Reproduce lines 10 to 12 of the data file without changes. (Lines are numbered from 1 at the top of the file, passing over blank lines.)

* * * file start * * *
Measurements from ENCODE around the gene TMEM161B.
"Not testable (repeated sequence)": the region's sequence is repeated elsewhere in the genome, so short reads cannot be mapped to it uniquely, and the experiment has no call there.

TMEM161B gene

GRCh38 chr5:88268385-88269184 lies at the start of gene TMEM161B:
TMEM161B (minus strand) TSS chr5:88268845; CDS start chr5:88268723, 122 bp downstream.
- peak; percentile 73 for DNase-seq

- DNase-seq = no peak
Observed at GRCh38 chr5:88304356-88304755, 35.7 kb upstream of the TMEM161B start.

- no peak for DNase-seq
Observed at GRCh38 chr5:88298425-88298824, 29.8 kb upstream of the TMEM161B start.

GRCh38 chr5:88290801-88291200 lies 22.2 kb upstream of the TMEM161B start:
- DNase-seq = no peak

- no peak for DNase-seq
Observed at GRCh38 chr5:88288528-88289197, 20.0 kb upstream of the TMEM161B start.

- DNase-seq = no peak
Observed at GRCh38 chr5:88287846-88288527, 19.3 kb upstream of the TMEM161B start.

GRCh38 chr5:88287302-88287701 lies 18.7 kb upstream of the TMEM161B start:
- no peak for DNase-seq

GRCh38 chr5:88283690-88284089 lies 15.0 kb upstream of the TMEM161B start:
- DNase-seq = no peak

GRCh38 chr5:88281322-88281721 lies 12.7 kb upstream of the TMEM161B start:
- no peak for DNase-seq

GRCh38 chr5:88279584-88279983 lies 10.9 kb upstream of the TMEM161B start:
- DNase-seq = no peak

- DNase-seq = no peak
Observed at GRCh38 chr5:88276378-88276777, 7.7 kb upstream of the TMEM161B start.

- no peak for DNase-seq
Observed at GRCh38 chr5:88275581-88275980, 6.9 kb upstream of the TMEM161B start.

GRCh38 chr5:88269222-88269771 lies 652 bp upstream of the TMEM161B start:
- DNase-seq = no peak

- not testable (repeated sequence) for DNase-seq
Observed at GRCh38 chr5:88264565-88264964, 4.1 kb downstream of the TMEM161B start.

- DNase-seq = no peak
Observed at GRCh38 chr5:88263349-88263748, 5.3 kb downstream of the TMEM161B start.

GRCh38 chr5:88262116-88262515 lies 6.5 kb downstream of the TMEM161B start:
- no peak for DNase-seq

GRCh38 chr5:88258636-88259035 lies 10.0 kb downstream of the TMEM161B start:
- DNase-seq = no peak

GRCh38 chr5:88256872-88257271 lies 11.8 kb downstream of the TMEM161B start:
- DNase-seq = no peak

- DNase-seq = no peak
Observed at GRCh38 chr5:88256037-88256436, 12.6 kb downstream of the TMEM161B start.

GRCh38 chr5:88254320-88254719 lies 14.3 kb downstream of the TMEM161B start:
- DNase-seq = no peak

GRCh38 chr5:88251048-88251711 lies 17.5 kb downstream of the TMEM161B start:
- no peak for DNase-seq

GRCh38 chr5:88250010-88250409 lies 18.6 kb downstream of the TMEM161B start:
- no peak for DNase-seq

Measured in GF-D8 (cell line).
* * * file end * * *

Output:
Observed at GRCh38 chr5:88298425-88298824, 29.8 kb upstream of the TMEM161B start.

GRCh38 chr5:88290801-88291200 lies 22.2 kb upstream of the TMEM161B start:
- DNase-seq = no peak